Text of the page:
Japan come here as defending champions, and they also beat Canada twice in a recent friendly tour here. Their World Cup victory was considered something of a shock though, and they face a tough task to retain the trophy. In their favour is the fact that they are the only team in their group to have played in a World Cup before, and their experience should stand them in good stead. Can be expected to make the quarter-finals at least.
France look much better value, and can be backed each-way to make an appearance in the final, with most bookies paying half the odds for a top two finish. Although they’ve never reached a World Cup final before, they finished 4th in the 2011 World Cup and the 2012 Olympics, and in 2014 they had victories over Germany, Sweden, Brazil and England. They have one of the best midfielders in the game in Louise Necib, and will receive plenty of support from the French-Canadian community. They compete in the same group as England, and both share the same profile of improving, hungry sides.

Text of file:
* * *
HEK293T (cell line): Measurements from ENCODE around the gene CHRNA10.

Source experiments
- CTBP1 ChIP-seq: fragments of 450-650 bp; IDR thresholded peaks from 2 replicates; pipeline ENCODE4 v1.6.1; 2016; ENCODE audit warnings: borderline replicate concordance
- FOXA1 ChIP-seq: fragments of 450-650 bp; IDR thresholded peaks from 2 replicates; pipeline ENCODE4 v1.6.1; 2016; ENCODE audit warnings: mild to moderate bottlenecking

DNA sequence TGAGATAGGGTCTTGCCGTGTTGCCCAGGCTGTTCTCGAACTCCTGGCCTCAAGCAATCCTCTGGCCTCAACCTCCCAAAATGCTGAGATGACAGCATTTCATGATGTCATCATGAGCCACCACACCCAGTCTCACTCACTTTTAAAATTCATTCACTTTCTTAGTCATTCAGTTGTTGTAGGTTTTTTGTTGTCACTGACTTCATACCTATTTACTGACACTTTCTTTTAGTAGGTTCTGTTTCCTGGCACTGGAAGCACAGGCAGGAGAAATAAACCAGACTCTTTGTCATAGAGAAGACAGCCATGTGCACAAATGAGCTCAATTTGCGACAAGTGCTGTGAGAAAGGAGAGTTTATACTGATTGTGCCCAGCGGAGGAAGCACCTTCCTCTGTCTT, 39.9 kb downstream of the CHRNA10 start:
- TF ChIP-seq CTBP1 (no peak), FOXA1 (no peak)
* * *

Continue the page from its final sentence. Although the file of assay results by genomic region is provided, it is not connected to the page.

Canada – 14/115.00+140014.0014.00-0.07 with Bet365
Canada are bound to be popular playing at home, and will receive plenty of patriotic support, but they make little appeal from a betting perspective. They aren’t a bad side by any stretch, but you can’t help but feel their price would be considerably larger if this World Cup was being played anywhere else.
The other team that catches the eye more is England, at what looks a huge price. Admittedly England’s best finish at a World Cup has been a quarter-final, but there is renewed optimism among the squad after Mark Sampson took over the reins from Hope Powell, and has recalled several players who had been frozen out under the previous regime. England won all ten matches in qualification, scoring 52 goals and conceding just once, in an impeccable campaign. They are 6th in the World rankings and look very much a side on an upward curve. They may not have quite enough to win, but they could cause a few shocks and look massively overpriced.
Eric has been a sports journalist for over 20 years and has travelled the world covering top sporting events for a number of publications. He also has a passion for betting and uses his in-depth knowledge of the sports world to pinpoint outstanding odds and value betting opportunities.